Giving Alms in Vientiane, Laos

Father and son giving alms to Buddhist Monks

Just got back from spending a few days in Bangkok and Vientiane, Laos.  I took over 1000 pictures, so, that should be good for a post or two in the coming days. The Laos part of the trip went well and I got the all important Education Visa out of the way so that left ample free time to explore the city.

Fortunately, or unfortunately as it were, the bed in our Vientiane hotel was as hard as a rock, even by Thai standards, so I found myself up at the break of dawn each day to watch the city come alive.

One aspect of Buddhism I enjoy is watching the morning ritual of monks filing out of their respective Wats ( temples ) and into the streets to receive alms from the faithful. I’m not sure what draws me to the ritual more, the act of the faithful giving freely to the monks and receiving the monks blessings or the beautiful contrast of orange robes against dirty city streets that appeals to the photographer in me.

The faithful waiting for the Monks to arrive The monks receiving their alms Giving alms to Buddhist monks

When I mentioned to Ying that the monks were coming she hurriedly threw on some clothes, grabbed her bag and me and sped out the door.

Normally the alms given by the waiting faithful is small amounts of food and drink but it can also include household goods, candles and personal items for the monks to use. As we were running decidedly late we had no choice but to give the only gift we had…money. And we were going to have to convert some baht to Lao kip before we could even do that.

When you are in a hurry changing baht to kip is easier said than done, especially when you are doing it at a street vendor at 7am in the morning and only have 1000 baht notes on you. Luckily the vendor had a few large stacks of kip and the exchange was made in time to give alms to the passing Monks. In case you were wondering 1000 baht is roughly $30.00 and converted into Lao kip it becomes a staggering 283,000 kip, all of which is pretty much worthless, and no one wants it.

It was decided over morning tea that we would make a trip to the store and make a proper offering for tomorrows line of monks. When we went to the store it took Ying some time to pick the exact offering she had in mind. When all was said and done we left the store 80,000 kip lighter and had 7 care packages each containing a bottle of milk, a bottle of water and a tin of fish. We were ready!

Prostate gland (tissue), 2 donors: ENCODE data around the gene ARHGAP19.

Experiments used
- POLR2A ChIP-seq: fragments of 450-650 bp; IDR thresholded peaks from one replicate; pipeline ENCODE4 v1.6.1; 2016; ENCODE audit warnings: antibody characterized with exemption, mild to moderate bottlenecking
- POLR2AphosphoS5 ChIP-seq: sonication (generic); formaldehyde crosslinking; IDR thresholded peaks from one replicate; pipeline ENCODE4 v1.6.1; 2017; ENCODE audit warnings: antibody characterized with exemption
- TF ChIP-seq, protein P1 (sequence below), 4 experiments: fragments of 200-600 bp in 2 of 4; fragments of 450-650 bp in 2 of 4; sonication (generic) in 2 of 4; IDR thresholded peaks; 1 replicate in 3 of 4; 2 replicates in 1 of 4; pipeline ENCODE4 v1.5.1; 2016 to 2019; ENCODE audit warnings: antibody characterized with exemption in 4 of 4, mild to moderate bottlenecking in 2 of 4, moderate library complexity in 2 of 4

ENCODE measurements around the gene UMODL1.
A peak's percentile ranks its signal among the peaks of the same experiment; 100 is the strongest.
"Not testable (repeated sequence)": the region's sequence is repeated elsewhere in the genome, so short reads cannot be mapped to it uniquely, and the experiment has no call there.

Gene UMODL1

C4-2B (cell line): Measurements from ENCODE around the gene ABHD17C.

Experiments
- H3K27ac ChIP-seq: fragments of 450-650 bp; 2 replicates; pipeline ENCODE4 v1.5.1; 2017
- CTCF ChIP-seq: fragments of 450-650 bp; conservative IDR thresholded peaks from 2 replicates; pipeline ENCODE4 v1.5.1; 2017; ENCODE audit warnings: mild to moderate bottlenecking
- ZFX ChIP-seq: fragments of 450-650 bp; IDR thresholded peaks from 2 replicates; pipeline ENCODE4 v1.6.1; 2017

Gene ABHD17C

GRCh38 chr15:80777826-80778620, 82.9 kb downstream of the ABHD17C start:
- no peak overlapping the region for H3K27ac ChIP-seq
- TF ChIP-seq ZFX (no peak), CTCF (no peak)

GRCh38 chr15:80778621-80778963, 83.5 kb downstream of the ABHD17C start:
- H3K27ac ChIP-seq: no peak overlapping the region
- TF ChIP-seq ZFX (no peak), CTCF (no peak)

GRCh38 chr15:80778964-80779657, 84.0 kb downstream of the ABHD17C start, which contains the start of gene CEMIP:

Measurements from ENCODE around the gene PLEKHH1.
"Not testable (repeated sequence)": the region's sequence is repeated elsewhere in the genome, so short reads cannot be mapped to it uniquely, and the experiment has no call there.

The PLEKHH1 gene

Rushing across the street to give alms to Buddhist monks The receiving line of Buddhist monks The Buddhist monk receiving line moving down the street

As the next morning dawned I was at my post on the balcony, smoking a cigarette and patiently waiting for any sign of orange robes. Just as I finished my cigarette I noticed orange robes on the horizon and when I turned to tell Ying that it was time I noticed another group or orange robes coming from the opposite direction. I hadn’t thought about this predicament and wondered how Ying would react to the news. I didn’t tell her till we went downstairs and as we walked out of the hotel lobby there was a line of monks in front of her and another across the street where we gave alms previously.

She looked at each set of monks and then proclaimed that we must cross the street as those are our monks and besides this line had 13 monks and we weren’t prepared for that. So, we crossed the street just in time to give the alms and receive the monks blessing, which is quite beautiful in the wee hours of the morning. Below is a video of Ying handing out her offerings and of the monks singing the blessing. You might have to turn up the sound some as it came out on the low side.

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    6 thoughts on “Why Dentistry in Thailand is the better option